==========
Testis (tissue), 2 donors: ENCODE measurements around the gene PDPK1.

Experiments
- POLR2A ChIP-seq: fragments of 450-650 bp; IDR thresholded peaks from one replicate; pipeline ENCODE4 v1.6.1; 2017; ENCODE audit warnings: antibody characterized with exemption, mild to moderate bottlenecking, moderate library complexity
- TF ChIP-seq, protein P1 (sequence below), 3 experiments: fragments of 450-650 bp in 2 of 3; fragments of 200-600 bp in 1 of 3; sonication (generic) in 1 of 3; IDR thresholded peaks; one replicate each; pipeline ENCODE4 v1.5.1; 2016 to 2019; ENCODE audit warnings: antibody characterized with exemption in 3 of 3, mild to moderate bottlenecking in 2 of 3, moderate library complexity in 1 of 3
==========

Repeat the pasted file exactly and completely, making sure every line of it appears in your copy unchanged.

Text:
Testis (tissue), 2 donors: ENCODE measurements around the gene PDPK1.

Experiments
- POLR2A ChIP-seq: fragments of 450-650 bp; IDR thresholded peaks from one replicate; pipeline ENCODE4 v1.6.1; 2017; ENCODE audit warnings: antibody characterized with exemption, mild to moderate bottlenecking, moderate library complexity
- TF ChIP-seq, protein P1 (sequence below), 3 experiments: fragments of 450-650 bp in 2 of 3; fragments of 200-600 bp in 1 of 3; sonication (generic) in 1 of 3; IDR thresholded peaks; one replicate each; pipeline ENCODE4 v1.5.1; 2016 to 2019; ENCODE audit warnings: antibody characterized with exemption in 3 of 3, mild to moderate bottlenecking in 2 of 3, moderate library complexity in 1 of 3